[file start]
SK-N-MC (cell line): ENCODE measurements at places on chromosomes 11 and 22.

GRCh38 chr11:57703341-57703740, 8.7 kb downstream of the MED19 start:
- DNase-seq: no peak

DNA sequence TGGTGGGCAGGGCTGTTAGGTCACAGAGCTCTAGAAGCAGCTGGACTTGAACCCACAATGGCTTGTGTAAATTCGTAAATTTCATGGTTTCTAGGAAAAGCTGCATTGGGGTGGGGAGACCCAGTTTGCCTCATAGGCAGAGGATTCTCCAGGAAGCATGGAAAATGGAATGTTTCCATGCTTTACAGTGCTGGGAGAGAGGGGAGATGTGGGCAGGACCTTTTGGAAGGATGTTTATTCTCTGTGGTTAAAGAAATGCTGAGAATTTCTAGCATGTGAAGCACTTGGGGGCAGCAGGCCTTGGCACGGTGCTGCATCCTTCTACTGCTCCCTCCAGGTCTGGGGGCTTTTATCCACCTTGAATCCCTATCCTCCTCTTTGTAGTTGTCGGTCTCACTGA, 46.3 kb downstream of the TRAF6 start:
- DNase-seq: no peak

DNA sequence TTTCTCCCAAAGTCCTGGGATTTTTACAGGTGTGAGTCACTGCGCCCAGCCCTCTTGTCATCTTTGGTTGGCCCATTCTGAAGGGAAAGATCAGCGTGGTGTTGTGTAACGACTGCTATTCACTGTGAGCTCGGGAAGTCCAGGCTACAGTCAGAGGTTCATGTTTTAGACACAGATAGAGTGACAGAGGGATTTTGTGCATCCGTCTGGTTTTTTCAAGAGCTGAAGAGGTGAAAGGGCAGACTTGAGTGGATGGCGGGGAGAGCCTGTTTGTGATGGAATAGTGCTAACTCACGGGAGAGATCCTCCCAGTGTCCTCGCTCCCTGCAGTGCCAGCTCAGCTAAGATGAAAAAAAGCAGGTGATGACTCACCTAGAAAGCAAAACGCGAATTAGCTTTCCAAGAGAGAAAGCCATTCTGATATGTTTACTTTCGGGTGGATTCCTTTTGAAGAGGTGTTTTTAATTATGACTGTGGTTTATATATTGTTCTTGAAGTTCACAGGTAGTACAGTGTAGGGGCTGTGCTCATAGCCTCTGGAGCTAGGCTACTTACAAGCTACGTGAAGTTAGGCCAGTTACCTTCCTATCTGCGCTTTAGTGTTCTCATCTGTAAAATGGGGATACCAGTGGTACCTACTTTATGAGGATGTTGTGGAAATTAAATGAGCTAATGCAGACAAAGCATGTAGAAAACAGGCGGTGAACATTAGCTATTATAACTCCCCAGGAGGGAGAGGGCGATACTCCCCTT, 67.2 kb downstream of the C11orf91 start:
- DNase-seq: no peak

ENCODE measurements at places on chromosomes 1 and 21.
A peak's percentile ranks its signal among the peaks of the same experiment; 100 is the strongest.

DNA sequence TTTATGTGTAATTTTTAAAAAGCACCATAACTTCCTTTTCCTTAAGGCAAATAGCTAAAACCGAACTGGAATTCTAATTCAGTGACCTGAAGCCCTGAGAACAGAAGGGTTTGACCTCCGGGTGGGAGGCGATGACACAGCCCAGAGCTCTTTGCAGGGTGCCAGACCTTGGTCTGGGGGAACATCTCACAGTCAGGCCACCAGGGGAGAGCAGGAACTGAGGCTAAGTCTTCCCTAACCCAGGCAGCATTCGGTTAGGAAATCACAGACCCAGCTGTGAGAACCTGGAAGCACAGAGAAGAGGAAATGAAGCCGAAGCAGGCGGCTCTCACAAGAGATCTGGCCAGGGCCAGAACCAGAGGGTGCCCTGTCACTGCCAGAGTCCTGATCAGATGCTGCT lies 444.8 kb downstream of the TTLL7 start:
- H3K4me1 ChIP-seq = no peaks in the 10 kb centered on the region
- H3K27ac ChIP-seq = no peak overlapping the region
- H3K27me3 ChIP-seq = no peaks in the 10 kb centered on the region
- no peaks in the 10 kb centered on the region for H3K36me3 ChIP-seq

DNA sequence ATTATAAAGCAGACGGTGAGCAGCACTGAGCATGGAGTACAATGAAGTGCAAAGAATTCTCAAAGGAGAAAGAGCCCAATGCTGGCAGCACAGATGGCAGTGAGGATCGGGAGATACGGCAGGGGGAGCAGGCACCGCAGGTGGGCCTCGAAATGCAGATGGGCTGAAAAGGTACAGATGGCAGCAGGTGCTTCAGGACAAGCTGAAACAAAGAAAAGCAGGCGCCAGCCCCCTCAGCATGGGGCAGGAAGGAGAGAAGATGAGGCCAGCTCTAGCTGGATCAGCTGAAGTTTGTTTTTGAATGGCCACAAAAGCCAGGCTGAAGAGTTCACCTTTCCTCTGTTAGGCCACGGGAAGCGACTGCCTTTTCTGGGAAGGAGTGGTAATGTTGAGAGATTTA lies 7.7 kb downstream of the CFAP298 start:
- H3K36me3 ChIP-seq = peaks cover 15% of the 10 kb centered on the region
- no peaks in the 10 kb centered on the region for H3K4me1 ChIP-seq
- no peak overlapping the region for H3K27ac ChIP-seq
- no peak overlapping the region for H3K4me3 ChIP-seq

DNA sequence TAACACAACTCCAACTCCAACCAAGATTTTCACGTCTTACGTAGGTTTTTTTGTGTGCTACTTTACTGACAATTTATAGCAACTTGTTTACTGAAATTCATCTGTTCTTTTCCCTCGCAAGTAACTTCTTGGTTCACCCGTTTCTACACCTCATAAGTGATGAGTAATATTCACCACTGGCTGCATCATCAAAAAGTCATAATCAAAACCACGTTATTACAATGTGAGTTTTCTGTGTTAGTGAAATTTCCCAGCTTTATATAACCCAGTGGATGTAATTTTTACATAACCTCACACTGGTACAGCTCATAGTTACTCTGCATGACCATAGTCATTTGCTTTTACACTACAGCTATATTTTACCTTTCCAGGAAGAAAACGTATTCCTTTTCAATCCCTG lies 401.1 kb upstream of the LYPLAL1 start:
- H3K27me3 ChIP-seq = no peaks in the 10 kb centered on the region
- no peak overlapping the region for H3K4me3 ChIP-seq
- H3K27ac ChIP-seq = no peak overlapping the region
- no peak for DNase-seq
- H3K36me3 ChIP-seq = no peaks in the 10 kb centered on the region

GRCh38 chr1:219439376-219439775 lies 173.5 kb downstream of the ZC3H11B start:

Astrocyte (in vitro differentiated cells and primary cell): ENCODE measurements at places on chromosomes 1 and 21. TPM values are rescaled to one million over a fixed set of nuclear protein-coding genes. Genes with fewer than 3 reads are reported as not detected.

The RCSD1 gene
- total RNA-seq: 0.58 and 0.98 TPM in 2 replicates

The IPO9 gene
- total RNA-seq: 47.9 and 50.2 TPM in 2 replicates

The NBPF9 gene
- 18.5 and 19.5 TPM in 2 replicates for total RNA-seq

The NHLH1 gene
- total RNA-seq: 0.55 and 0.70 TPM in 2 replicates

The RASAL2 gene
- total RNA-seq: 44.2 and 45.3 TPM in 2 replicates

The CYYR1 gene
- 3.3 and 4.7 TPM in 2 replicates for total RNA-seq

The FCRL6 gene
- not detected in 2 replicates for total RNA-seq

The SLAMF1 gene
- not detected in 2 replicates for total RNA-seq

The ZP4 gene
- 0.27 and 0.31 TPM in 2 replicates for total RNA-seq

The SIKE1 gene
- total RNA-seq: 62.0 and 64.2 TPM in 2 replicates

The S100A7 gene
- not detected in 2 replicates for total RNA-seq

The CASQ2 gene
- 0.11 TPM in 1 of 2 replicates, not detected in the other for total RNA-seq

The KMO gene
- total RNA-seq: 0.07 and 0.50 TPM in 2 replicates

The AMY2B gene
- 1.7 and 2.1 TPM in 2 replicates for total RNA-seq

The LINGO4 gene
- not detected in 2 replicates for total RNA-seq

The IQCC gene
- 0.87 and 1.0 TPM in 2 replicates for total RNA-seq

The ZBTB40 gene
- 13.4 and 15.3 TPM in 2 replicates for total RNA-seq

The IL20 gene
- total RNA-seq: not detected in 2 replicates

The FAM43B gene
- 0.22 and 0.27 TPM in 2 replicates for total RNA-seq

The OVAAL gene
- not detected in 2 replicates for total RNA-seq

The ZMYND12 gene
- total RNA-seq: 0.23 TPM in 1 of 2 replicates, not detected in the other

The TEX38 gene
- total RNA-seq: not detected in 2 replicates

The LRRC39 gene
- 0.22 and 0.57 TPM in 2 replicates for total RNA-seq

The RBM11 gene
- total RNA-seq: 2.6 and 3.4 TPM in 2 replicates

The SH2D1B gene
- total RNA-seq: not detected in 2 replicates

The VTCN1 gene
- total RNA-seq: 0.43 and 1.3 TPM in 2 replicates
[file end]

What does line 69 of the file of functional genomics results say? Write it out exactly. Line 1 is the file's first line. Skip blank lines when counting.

- total RNA-seq: 0.23 TPM in 1 of 2 replicates, not detected in the other